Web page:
Massachusetts Adopts Uniform Trade Secrets Act

Posted on: September 17, 2018
In: IP & Technology Blog

In August, Massachusetts became the 49th state to sign into law its version of a Uniform Trade Secrets Act (MUTSA). The new statute is very similar to the Defend Trade Secrets Act (DTSA) – its federal equivalent – and makes it somewhat easier for trade secrets owners to enforce their rights in state courts in Massachusetts. MUTSA will come into effect on October 1, 2018 and will bring two important changes to the existing framework for trade secrets misappropriation claims within that state. 

First, the statute provides that trade secrets are protectable if they have “actual or potential” economic value. Under the common law in effect prior to MUTSA’s passage, information had to be in “continuous use” in one’s business in order to be a trade secret. Thus, it had to have actual and not just potential economic value. Second, MUTSA allows courts to enjoin both actual and potential misappropriation of trade secrets. The courts in other jurisdictions have found that this language adopts the inevitable disclosure doctrine which allows trade secret owners to stop their former employees from working for their competitors because their work for the competitor would result in the “inevitable disclosure” of the prior employer’s trade secrets. No appellate courts in Massachusetts have adopted the doctrine of inevitable disclosure, but the codification of “threatened misappropriation” may change that.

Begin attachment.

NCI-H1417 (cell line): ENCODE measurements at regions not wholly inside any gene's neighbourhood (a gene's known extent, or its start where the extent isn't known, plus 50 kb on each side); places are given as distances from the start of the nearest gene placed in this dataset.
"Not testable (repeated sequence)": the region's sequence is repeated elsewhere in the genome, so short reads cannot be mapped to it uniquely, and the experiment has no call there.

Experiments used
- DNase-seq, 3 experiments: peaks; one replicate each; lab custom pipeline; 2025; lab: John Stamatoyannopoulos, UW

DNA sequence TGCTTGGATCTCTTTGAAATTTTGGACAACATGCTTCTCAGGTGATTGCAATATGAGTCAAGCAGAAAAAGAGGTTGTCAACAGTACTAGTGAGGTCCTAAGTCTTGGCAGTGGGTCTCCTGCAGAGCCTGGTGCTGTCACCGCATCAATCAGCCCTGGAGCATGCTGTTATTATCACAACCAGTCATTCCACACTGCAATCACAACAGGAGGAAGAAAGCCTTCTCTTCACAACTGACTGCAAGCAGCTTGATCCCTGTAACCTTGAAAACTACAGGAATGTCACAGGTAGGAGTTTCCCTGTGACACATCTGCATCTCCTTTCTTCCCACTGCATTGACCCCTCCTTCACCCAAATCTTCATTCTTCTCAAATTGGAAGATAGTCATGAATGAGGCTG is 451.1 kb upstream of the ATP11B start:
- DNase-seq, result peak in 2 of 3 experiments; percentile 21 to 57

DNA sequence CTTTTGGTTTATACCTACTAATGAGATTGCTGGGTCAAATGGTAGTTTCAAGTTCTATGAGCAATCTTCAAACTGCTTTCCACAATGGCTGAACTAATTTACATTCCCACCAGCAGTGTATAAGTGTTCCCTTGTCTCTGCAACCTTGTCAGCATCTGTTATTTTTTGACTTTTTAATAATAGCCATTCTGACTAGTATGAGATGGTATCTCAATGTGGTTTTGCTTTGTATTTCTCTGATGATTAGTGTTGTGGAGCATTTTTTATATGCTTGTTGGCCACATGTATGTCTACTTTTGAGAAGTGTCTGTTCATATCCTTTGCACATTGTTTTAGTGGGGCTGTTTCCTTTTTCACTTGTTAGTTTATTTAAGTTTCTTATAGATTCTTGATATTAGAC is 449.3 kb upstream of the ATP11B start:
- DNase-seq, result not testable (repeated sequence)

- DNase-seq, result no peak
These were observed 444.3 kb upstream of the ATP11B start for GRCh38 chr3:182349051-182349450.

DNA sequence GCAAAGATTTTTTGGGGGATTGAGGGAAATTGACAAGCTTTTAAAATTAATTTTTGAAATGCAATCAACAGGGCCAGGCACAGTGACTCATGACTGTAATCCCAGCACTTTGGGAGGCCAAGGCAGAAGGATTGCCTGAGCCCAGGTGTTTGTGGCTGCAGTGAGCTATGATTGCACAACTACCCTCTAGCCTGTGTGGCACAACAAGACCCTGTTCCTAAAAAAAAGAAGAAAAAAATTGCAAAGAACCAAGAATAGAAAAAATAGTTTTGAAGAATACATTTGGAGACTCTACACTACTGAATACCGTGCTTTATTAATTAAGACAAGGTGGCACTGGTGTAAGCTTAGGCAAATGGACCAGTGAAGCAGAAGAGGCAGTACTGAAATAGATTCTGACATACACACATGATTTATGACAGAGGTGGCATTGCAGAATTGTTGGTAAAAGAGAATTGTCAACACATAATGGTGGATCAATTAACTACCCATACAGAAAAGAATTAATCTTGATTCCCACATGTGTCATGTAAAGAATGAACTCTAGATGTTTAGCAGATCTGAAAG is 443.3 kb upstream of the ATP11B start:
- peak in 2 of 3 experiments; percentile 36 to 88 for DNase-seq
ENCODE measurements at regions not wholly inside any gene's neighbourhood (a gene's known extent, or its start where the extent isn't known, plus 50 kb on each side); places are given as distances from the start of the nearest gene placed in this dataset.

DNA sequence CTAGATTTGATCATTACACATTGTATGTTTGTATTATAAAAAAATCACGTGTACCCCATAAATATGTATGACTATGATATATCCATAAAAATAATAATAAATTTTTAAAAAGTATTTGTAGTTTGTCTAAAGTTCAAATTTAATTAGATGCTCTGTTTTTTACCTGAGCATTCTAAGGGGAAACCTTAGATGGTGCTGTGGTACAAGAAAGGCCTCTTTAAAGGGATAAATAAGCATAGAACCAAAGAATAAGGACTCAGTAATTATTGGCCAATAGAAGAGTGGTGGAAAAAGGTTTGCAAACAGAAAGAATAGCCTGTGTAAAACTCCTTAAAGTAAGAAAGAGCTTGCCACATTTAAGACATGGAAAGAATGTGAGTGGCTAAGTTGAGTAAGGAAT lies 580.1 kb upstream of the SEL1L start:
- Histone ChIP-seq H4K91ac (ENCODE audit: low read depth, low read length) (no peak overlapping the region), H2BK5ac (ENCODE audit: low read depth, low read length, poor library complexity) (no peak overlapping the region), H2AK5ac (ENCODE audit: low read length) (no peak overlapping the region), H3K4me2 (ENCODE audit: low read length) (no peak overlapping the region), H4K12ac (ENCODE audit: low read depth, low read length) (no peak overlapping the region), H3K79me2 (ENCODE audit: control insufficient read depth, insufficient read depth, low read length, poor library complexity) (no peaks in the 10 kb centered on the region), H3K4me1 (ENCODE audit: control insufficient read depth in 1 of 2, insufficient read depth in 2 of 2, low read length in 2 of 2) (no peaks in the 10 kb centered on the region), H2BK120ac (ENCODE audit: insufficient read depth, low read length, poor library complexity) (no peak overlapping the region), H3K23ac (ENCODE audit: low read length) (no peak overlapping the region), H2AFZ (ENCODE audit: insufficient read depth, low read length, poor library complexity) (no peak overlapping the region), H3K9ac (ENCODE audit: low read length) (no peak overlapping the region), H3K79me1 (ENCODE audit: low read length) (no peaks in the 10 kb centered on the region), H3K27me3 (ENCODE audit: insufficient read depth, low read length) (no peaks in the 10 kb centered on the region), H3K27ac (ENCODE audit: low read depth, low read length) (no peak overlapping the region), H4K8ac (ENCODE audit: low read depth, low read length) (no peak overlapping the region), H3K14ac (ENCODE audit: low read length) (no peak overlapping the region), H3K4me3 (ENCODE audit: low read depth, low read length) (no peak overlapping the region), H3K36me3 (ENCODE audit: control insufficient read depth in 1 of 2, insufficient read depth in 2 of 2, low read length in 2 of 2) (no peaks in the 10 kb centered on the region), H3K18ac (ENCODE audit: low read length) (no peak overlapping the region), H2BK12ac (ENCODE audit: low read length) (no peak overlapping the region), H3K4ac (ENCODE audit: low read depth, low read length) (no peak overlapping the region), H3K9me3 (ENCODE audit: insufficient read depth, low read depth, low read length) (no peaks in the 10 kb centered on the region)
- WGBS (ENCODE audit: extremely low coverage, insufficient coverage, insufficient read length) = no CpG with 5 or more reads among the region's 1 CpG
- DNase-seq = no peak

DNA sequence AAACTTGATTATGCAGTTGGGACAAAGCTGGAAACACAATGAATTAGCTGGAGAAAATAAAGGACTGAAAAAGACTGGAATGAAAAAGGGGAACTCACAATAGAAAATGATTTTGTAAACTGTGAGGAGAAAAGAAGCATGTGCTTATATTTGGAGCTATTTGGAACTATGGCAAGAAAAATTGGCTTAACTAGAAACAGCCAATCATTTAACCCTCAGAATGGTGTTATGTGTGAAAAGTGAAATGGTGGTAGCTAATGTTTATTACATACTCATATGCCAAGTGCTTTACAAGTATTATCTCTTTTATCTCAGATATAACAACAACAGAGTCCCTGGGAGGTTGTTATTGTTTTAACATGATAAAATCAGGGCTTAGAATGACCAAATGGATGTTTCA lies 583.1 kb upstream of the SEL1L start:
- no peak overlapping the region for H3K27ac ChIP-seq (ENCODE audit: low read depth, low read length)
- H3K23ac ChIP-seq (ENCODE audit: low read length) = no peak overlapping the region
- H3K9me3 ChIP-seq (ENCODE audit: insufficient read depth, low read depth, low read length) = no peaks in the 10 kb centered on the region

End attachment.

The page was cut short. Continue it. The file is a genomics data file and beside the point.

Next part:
Similarly to the Defend Trade Secrets Act, MUTSA permits injunctive relief for trade secrets owners and exemplary damages where a trade secret was misappropriated willfully or maliciously. However, unlike DTSA, it does not contain an ex parte seizure mechanism that allows owners to seize their trade secrets from those who misappropriated them. The statute will not apply to misappropriations that occurred prior to October 1, 2018 or to continuing misappropriations that began prior to that date.

In light of Massachusetts’ recent amendments to its non-competition laws, which make enforcement of non-compete agreements in the state more difficult, MUTSA may become a very useful tool for trade secrets owners seeking injunctive relief based on the inevitable disclosure doctrine or a threatened misappropriation of their trade secrets. For more information about the new MA non-competition law, click here.

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